China faces a hefty bill for its ambitious urban redevelopment program and Premier Li Keqiang is acutely aware of that.
In the past couple of weeks, his government announced an urban development fund backed by tax breaks and other incentives to attract private capital. On the government’s side, the China Development Bank (CDB) has been mandated to issue bonds and raise funds from the postal savings system and other financial institutions.
The exact cost of the project — rehabilitating shantytowns, clearing land for redevelopment and compensating displaced residents — will not be known for a while. What is certain is that the government has already poured billions into it.
About 72.3 billion yuan (US$11.64 billion) was spent by the central government last year alone, 5.9 billion yuan more than in 2012. Meanwhile, the Beijing municipal government plans to invest 794.4 billion yuan to renovate all temporary housing zones, known as “panghu villages”, in five years, but since most of these neighborhoods are near the city center, there are huge difficulties in tearing down old structures and building new ones.
The colossal demand for funds is where the challenge lies. The Hong Kong Economic Journal’s EJ Tactic column examines its implications.
Last year, China completed the rehabilitation of 12.6 million temporary housing units and expects to finish work on another 4.7 million houses this year and 15 million next year, Ministry of Housing and Urban-Rural Development Vice Minister Qi Ji said. Another 10 million units will be redeveloped in 2020 when the government expects to move 100 million people out of such temporary housing.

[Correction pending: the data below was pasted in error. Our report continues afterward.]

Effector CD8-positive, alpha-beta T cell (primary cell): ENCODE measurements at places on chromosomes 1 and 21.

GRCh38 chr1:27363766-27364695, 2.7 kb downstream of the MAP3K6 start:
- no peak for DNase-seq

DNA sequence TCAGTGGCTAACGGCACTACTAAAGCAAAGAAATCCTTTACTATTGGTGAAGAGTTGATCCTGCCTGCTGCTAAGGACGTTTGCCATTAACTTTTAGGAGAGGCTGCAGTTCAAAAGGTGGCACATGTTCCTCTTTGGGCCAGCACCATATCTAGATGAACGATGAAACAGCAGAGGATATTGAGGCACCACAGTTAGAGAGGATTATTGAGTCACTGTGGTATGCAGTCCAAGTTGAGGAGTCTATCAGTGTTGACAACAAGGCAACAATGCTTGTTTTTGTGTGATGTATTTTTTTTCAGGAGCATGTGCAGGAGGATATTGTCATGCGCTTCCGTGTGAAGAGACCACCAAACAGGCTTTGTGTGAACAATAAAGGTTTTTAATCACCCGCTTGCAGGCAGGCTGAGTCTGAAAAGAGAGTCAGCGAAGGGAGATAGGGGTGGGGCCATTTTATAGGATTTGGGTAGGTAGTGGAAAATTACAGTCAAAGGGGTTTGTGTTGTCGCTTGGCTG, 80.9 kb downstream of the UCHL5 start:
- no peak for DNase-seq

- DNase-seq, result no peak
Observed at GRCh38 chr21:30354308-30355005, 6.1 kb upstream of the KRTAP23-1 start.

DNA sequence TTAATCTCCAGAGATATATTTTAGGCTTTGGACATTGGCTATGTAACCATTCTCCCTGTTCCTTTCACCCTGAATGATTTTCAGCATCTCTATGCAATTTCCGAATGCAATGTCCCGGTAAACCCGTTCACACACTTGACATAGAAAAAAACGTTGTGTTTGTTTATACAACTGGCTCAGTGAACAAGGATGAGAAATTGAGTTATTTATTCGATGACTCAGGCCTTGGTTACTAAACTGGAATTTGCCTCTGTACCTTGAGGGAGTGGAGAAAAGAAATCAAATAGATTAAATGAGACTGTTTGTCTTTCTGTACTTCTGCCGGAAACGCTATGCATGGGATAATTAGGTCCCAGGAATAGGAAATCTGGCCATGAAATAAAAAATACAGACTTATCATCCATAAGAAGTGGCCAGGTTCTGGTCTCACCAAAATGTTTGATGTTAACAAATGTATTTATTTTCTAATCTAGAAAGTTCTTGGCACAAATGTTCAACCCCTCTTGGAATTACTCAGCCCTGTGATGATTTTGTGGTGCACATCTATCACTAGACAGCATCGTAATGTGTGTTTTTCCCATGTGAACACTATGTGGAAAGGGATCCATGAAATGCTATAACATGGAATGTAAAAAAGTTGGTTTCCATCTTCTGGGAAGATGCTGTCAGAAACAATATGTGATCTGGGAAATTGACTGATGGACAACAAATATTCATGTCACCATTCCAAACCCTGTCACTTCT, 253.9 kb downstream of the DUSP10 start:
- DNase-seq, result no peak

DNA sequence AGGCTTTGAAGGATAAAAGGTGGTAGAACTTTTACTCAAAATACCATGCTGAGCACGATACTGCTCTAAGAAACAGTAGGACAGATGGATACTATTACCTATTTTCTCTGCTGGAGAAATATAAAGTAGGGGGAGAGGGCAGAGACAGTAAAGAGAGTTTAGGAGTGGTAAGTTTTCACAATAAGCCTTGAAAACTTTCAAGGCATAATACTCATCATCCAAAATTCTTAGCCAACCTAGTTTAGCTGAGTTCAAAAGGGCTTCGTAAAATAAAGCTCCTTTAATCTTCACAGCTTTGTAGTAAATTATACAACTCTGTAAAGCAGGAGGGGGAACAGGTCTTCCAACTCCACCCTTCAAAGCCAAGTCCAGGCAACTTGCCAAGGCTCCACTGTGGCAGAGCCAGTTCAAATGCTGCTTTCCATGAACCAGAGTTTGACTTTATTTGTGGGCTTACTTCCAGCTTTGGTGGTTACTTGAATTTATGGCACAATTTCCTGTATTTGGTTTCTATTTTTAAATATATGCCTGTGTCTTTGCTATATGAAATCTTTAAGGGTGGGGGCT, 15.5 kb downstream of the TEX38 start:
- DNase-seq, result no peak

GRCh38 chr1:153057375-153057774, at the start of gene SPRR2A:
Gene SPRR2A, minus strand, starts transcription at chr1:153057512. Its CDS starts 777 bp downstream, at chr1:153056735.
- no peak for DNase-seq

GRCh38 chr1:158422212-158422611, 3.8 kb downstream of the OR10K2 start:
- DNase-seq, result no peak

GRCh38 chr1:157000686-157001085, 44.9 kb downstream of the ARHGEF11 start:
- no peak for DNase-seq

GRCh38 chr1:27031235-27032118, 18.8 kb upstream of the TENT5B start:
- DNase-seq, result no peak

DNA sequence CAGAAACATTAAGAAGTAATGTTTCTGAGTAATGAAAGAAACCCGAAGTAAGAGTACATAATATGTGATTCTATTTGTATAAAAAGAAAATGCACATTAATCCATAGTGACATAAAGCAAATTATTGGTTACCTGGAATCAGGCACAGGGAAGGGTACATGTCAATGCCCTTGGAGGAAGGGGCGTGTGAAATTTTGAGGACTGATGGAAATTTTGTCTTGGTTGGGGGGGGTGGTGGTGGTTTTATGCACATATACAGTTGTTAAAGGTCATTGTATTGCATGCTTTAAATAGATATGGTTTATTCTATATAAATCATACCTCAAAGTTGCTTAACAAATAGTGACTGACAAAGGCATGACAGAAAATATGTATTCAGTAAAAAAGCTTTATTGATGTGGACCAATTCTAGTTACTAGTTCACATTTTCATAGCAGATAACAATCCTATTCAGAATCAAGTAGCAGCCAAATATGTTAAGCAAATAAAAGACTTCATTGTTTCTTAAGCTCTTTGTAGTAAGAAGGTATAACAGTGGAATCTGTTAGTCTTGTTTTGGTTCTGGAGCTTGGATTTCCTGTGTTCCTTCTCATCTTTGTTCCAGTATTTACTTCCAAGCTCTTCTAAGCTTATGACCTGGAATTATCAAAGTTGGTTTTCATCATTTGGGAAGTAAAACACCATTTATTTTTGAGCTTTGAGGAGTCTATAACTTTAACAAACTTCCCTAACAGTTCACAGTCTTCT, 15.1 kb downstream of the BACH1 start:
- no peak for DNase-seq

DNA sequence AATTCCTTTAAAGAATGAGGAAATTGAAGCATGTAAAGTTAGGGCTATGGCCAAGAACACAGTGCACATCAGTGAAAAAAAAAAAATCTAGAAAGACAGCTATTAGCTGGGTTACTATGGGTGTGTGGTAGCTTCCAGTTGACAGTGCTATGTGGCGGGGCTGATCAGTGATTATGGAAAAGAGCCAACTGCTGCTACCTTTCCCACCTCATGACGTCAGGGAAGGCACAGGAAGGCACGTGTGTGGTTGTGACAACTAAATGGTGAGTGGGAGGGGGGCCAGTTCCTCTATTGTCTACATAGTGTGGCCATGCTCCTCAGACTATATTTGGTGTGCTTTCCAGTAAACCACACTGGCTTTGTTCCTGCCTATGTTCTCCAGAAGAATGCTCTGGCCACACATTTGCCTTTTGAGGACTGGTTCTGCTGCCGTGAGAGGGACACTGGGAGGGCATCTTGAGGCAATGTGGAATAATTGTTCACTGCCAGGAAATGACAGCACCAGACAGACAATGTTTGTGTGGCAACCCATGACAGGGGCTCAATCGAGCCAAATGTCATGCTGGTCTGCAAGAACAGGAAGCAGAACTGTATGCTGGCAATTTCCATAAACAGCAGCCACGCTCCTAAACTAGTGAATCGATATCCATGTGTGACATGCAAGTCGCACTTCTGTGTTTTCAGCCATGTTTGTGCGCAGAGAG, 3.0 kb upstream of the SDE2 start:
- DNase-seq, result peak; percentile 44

During a recent meeting chaired by Premier Li, the State Council recognized the enormity of the challenge. It concluded that securing funding is key to speeding up the redevelopment program. At the same time, it reached out to private commercial banks, social security funds and insurance companies to help in the fundraising effort.
If anyone thought it was beginning to look like a market-driven exercise, they would not be far wrong.
Fiscal funding alone is not enough. A lack of secure credit is also a problem, not to mention tight liquidity in the market.
And considering that CDB itself grapples with a cash crunch from time to time, Premier Li directed the lender to create a special unit to handle redevelopment-related funding matters. He went on to pitch the idea to pension funds, insurers and the postal savings system.
Still, some experts think that approach is hardly ideal. They are encouraging the government to let market forces play a role in the process by allowing project financing companies to invest in the project using bank loans. Residents can also invest their removal compensation.
The idea is to ease the fiscal burden on the government and put it in a better position to recoup its investment when income from related property development projects kicks in.
However, treating urban redevelopment as a business proposition does not guarantee profit. Private investors and residents who might be inclined to bet their compensation on an uncertain outcome are likely to think twice before parting with their money.
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